8 Mar 2024

New York City Ballet - Mixed Bill in London

A rare visit to London by New York City Ballet is strong on new work and showcases fabulous dancers - we want more…

Taylor Stanley and Jules Mabie in Kyle Abraham’s “Love Letter (On Shuffle)”. Photo © Erin Baiano.Taylor Stanley and Jules Mabie in Kyle Abraham’s “Love Letter (On Shuffle)”. Photo © Erin Baiano.

New York City Ballet
Mixed Bill: Rotunda, Duo Concertant, Gustave le Gray No.1, Love Letter (on shuffle)
7 March 2024, matinee
London, Sadler’s Wells

A terrific opening at the Wells for New York City Ballet (NYCB) in an often playful quad bill dominated by thoughtful new work and one Balanchine classic. If you go, and you should, do get the programme for some excellent notes on the company/works by New York based Marina Harss, who wrote extensively about the company for DanceTabs.

Justin Peck’s Rotunda (from 2020) introduces the night and the company as a community of 12 dancers circle, roam and spawn delightfully agile solos, duets and other small assemblies. Nico Muhly’s minimalist score percussively drives the dance which is both precise and fluidly harmonious with unexpected (to UK eyes) flicks and little kicks. And I sighed as I observed that no London-based company would do such steps so utterly cleanly - the men particularly were pure joy. Megan Fairchild and Gilbert Bolden III are especially good in a coolly detached duet in which they barely acknowledge each other, and yet it smoulders with deep attraction. Only the eclectic mix of practice costumes (Reid Bartelme and Harriet Jung) may jar.

You can see the linage to Peck’s movement in Balanchine’s Duo Concertant, from 1972, as Megan Fairchild and Anthony Huxley - both charismatic and elegant - listen and respond to Stravinsky’s prickly work for violin and piano, played live on stage by the fine Kurt Nikkanen and Elaine Chelton. I love the playful way it starts, with thoroughbred dancers just standing for ages and then when they do start to move you just’ get rhythmic leg and arm movements, before unfolding into a more gracious response as the music’s five sections morph from starkly mysterious to warmer togetherness. A blissful highlight, if the false ending still continues to throw many of us.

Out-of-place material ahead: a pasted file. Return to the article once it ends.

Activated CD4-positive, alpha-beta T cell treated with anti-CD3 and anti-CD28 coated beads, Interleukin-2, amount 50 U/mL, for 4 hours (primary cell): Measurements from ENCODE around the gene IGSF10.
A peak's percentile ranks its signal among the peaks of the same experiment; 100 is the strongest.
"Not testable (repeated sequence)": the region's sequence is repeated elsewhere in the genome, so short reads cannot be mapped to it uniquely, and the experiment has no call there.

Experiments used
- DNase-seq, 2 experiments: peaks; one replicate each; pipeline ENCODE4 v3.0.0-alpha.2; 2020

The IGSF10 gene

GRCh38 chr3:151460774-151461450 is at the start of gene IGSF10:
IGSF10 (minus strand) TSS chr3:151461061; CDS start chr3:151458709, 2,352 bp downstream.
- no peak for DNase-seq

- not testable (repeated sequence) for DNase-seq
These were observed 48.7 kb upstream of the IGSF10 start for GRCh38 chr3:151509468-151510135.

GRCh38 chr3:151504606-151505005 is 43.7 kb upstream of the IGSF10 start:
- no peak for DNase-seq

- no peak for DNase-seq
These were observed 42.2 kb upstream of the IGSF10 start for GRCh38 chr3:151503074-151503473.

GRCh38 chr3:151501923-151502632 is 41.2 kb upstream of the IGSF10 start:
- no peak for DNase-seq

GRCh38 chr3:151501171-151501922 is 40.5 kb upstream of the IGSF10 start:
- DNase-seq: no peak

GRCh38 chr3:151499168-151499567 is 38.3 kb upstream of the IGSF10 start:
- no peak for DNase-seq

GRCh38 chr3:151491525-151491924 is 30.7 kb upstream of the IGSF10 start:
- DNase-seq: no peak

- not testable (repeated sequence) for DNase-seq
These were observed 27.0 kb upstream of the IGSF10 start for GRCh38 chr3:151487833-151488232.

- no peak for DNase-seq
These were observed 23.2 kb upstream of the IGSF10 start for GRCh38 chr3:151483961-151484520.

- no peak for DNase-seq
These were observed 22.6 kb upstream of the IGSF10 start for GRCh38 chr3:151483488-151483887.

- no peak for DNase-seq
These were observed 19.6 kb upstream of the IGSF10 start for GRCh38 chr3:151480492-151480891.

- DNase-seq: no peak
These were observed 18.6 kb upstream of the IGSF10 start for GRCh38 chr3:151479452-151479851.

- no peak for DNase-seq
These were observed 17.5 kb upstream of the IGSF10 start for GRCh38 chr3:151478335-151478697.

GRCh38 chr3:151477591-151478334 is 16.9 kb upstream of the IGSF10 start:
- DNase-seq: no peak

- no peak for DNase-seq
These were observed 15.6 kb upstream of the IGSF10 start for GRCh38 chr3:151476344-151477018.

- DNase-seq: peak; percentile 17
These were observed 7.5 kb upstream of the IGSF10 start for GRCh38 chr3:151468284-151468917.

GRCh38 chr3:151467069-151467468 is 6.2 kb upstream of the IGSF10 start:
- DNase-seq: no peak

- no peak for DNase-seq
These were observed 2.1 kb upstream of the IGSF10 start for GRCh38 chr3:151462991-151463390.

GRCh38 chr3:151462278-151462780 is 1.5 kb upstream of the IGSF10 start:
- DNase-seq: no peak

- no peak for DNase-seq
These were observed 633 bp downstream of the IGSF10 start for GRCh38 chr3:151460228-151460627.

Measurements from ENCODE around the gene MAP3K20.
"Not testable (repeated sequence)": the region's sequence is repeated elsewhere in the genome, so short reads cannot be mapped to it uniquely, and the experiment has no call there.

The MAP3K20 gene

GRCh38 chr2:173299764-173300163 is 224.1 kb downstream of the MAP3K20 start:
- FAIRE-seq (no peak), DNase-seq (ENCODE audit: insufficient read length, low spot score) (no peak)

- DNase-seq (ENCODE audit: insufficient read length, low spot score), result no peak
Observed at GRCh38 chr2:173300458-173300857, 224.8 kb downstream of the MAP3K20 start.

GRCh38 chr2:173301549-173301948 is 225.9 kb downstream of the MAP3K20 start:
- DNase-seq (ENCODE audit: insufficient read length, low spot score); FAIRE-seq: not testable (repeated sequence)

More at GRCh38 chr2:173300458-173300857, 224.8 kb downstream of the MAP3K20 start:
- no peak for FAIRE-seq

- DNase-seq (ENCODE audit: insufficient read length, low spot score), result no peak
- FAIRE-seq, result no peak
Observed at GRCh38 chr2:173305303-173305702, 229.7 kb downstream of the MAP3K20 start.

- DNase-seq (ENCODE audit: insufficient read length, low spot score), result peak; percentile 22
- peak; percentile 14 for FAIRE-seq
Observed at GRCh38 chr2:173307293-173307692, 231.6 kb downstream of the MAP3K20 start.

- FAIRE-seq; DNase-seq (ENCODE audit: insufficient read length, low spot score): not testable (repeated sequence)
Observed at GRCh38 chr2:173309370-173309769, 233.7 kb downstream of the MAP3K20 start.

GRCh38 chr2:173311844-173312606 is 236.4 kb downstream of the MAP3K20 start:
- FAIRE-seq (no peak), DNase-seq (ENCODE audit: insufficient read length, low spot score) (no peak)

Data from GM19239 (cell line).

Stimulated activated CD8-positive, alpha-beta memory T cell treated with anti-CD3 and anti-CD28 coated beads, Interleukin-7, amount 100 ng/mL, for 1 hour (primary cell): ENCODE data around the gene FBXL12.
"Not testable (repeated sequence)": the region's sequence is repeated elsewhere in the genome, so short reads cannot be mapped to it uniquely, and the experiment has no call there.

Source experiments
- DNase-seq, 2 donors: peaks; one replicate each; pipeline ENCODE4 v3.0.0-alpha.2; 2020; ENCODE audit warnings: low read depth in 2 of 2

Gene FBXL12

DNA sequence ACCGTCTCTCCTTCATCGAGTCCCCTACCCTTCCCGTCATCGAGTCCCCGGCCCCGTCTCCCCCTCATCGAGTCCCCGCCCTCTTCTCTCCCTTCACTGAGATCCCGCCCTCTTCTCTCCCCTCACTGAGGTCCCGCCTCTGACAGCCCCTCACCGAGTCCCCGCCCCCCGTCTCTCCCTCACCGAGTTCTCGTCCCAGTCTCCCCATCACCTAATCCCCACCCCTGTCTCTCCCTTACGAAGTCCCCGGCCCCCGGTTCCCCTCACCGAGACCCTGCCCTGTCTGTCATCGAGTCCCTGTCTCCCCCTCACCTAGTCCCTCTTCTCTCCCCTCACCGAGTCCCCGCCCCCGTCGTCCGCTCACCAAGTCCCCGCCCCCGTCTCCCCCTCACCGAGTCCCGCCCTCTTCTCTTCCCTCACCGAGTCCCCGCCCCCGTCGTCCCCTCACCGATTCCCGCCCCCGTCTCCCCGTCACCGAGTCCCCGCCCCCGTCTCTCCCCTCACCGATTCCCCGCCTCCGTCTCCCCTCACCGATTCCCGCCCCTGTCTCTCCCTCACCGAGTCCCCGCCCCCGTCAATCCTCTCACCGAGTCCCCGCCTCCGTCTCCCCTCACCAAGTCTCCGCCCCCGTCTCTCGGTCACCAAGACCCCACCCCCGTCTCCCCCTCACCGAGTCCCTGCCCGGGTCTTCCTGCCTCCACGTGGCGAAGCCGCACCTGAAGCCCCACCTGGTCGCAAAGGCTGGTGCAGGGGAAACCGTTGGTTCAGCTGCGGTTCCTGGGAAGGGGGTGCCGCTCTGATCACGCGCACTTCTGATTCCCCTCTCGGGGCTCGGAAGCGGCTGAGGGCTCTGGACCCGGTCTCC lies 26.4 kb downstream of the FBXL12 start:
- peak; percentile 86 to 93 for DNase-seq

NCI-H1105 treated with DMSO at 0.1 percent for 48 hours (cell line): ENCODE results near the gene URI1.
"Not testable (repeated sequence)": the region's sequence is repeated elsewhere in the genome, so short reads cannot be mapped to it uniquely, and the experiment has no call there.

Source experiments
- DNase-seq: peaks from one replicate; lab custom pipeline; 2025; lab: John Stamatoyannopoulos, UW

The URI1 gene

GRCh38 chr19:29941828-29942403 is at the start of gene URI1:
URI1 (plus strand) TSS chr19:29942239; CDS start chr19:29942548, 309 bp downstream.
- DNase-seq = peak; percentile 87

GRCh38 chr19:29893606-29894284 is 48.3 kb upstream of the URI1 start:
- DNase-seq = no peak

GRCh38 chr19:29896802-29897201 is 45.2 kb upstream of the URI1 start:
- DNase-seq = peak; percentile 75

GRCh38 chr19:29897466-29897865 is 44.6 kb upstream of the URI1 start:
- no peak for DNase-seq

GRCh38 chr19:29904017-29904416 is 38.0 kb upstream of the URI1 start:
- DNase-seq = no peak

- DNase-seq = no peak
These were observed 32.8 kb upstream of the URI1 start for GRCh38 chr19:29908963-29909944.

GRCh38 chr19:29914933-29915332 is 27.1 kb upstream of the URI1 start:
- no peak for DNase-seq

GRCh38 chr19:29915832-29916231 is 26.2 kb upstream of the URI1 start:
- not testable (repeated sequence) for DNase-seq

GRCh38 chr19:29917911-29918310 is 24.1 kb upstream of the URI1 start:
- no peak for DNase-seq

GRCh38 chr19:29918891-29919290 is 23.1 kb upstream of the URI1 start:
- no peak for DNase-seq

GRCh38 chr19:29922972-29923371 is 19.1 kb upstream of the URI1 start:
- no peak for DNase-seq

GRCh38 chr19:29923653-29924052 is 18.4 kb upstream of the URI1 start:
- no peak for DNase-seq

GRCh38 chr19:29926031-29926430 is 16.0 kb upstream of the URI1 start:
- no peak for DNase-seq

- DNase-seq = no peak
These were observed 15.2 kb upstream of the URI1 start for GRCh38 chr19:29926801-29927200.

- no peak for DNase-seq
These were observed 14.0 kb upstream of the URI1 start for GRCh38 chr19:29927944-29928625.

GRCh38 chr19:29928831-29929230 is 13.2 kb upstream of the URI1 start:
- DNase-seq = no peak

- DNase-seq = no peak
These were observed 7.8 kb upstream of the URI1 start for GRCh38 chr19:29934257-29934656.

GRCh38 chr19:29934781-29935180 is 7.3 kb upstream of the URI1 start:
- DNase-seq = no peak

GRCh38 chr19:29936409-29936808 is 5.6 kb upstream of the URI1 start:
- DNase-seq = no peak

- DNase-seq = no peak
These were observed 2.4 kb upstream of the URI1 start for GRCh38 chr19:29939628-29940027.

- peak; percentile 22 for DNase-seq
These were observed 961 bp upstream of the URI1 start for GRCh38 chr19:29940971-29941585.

If the Balanchine is a highlight, then Pam Tanowitz‘ Gustave le Gray No. 1 is the strange curved ball that you are not sure should have been invited. It’s a short, 12-minute work that takes some strange red all-in-one costumes with wingsuit additions (Bartelme and Jung again) and has 4 dancers run through a bunch of austere movement to animate them every which way. Glad I’ve seen it, odd” was my thought before le Gray seemed to lose the crowd with the dancers manhandling the live-played piano from one side of the stage to the other and the work ended. All very cerebral and a diversion, but not a piece for keeping long in the repertoire I fancy.

NYCBs house style is so often about movement clarity and precision, but Kyle Abraham’s Love Letter (on shuffle) takes that in a way more dramatic and urban direction. It’s a poem about the hunt for love, and is unusual in being utterly and unashamedly romantic. Giles Deacon’s compelling designs fuse the tribal with buccaneering pirates and Degas ballet girls as Taylor Stanley roams the world for love and finds it in the tall and striking Jules Mabie. The movement is deeply expansive and expressive, and to a moody medley of James Blake songs - it would be nice to have the playlist. It’s a work where all the components fuse together and show you a different world in a different way. Bravo to that.

One can quibble about what repertoire NYCB has brought, but overall I found it a compelling bill of where the company is now, rather than where it was 50 or more years ago. But above and beyond that, it’s about the dancers, stupid! Their style we see far too little of in the UK, and you’d be daft to miss them before the run ends on Sunday.